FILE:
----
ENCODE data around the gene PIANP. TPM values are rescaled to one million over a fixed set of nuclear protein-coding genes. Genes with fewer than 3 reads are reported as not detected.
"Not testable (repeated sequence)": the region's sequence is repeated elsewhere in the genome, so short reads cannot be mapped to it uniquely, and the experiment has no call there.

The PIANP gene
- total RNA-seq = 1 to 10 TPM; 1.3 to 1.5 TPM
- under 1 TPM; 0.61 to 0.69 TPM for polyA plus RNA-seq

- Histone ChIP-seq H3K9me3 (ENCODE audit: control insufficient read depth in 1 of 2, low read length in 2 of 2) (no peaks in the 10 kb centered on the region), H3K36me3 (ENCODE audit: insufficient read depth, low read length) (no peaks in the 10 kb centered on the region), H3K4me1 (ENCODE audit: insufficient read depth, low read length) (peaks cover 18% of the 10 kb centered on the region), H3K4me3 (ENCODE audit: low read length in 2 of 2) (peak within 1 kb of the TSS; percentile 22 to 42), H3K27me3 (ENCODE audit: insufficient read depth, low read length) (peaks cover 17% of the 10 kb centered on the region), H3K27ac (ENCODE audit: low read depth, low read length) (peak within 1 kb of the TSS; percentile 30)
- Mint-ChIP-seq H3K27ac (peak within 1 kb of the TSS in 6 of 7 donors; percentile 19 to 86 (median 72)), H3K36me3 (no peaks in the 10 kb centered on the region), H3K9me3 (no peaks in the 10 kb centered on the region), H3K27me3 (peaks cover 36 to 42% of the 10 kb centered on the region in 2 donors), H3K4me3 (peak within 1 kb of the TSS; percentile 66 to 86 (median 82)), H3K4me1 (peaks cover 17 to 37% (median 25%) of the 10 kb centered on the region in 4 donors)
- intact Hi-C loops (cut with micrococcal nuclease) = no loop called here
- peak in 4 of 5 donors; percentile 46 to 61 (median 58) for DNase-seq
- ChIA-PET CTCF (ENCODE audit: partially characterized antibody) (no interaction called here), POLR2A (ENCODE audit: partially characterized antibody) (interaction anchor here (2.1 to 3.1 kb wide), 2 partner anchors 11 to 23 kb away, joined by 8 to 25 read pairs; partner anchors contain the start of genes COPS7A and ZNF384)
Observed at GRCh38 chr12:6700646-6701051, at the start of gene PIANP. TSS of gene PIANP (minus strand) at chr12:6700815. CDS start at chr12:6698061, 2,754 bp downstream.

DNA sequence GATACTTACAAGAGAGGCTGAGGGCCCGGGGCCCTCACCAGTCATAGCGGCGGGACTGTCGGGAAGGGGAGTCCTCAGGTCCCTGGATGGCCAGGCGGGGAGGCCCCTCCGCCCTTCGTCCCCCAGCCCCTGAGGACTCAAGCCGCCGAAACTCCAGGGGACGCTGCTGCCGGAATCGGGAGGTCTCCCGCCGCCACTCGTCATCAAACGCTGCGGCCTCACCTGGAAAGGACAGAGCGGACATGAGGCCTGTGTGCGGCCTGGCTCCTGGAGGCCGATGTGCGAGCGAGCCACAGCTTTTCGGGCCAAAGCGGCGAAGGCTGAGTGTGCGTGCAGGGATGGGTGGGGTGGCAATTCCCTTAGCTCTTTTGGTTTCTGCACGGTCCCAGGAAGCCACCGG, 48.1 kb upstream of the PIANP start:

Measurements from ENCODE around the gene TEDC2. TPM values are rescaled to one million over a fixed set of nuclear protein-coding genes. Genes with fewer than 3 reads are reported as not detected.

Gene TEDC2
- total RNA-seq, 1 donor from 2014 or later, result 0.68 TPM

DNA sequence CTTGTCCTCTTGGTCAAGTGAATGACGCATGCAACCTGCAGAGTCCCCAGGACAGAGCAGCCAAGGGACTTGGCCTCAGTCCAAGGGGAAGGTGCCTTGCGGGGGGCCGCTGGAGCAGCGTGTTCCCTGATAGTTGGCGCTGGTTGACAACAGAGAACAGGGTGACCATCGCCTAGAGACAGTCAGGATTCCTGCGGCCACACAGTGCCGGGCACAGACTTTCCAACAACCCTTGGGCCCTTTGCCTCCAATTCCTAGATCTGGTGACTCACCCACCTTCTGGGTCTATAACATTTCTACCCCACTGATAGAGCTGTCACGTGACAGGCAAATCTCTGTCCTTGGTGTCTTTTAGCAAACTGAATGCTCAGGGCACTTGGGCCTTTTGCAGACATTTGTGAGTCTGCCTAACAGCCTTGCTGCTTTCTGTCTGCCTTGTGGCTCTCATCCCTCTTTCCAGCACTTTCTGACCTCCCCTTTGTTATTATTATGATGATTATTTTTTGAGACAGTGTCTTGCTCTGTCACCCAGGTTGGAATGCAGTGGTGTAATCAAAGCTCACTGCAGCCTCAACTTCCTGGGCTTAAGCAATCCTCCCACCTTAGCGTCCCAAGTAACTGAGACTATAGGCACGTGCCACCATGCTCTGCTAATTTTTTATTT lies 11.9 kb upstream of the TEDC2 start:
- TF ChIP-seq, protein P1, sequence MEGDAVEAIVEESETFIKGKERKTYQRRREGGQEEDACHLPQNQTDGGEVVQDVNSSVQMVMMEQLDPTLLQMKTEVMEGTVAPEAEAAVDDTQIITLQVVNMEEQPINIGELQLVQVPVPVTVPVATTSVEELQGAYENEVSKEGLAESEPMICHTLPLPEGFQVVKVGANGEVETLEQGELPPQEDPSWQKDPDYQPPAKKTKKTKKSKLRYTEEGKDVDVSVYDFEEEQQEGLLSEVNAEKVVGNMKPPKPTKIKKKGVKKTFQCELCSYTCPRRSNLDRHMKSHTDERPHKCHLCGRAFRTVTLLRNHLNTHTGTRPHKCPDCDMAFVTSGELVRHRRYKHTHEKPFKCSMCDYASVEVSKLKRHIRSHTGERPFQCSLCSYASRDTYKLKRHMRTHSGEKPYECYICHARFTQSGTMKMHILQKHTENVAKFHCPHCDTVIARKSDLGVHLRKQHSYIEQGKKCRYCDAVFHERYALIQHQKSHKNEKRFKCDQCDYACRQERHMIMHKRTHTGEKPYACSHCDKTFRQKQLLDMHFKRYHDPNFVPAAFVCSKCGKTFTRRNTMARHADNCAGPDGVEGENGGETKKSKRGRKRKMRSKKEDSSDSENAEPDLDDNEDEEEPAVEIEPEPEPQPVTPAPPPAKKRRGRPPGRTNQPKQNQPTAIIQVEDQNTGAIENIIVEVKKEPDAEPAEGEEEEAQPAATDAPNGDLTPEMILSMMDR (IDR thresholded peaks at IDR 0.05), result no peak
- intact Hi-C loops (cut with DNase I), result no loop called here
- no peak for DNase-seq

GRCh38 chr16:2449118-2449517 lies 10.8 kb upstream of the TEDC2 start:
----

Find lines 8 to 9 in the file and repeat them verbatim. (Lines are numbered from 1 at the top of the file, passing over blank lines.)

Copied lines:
- intact Hi-C loops (cut with micrococcal nuclease) = no loop called here
- peak in 4 of 5 donors; percentile 46 to 61 (median 58) for DNase-seq